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|Title: ||Embedding Hardware Description Languages in Proof Systems|
|Authors: ||Goossens, Kees G W|
|Supervisor(s): ||Anderson, Stuart|
|Issue Date: ||Jul-1993|
|Publisher: ||University of Edinburgh. College of Science and Engineering. School of Informatics.|
|Abstract: ||The aim of this thesis is to investigate the integration of hardware description lamguaages (HDLs) and automated proof systems.
Simulation of circuit designs written in an HDL is an important method of testing their correctness. However, due to the combinatorial explosion of possible inputs it is not feasible to verify designs using simulation alone. Formal hardware verification, using a proof system, has tried to address this issue. Whilst some medium-sized designs have been (partially) verified, industrial take-up of formal methods has been slow. This is partly due to the use of specialised, non-standard notations employed in various formalisms.
By embedding a hardware description language in a proof system we hope to clarify the semantics of the particular HDL, and present a more standard interface to formal methodologies. We have given a new static structural operational semantics for a subset of the ELLA hardware language. The formal dynamic semantics of this subset is based on an existing informal model.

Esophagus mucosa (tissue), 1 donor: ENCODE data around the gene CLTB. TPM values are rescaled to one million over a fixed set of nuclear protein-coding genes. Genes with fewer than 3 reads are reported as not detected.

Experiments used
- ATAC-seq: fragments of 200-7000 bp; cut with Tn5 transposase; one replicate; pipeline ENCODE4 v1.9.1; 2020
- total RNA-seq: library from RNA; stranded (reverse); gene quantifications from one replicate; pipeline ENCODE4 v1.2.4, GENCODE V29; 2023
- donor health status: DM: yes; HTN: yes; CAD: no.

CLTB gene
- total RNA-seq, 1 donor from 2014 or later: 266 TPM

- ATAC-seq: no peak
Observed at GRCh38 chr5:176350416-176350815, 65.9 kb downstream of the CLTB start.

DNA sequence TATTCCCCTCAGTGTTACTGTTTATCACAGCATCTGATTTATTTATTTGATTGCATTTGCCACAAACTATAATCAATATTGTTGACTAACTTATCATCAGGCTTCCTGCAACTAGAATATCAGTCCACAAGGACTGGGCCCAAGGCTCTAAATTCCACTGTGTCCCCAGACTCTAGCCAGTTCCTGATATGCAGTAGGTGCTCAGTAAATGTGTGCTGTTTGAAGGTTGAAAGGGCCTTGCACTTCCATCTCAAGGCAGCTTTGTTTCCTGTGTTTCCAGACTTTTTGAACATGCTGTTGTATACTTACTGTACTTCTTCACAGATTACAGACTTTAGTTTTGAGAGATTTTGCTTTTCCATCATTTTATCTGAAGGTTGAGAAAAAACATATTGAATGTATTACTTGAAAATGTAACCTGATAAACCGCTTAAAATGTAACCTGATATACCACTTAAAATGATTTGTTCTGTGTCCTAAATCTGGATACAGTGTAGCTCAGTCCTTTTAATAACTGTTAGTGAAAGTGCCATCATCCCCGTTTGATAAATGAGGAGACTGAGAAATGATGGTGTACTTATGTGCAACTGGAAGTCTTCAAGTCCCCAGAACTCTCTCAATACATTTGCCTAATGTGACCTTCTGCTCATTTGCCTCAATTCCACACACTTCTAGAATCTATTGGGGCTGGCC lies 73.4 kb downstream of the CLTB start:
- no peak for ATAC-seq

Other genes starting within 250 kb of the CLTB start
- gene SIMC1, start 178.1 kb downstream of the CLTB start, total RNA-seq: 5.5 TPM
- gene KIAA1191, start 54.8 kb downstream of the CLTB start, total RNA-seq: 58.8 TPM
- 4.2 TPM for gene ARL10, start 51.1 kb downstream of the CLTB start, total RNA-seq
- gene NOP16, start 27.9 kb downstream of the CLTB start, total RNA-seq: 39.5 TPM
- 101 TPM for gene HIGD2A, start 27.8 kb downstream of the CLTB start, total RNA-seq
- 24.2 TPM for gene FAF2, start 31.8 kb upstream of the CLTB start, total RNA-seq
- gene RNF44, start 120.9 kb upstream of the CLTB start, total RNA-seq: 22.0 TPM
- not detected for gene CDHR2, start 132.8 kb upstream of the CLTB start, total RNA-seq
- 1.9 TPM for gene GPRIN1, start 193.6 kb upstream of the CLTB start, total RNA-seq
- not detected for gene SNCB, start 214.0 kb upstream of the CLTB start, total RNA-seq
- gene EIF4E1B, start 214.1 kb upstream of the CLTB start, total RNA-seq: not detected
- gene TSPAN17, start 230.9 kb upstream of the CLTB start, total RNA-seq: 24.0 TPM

We embedded the semantics of this HDL in the LAMBDA higher-order logic proof system. The embedding allows meta-theoretical results to be proved about this and other semantics. It has been proved that the semantics computes the least fixed point solution of the circuit description. Another semantics which computes a more defined output has also been embedded, and the relationship between both semantics has been proved formally.
A number of paradigms such as operational semantics based formal symbolic simulation, formal interactive (top-down and bottom-up) synthesis, formal hardware generators, proved correct transformations and traditional hardware verification are presented as small case studies. However, scaling up of the examples turned out to be difficult and verification tended to be slow.|
|Appears in Collections:||Informatics thesis and dissertation collection|
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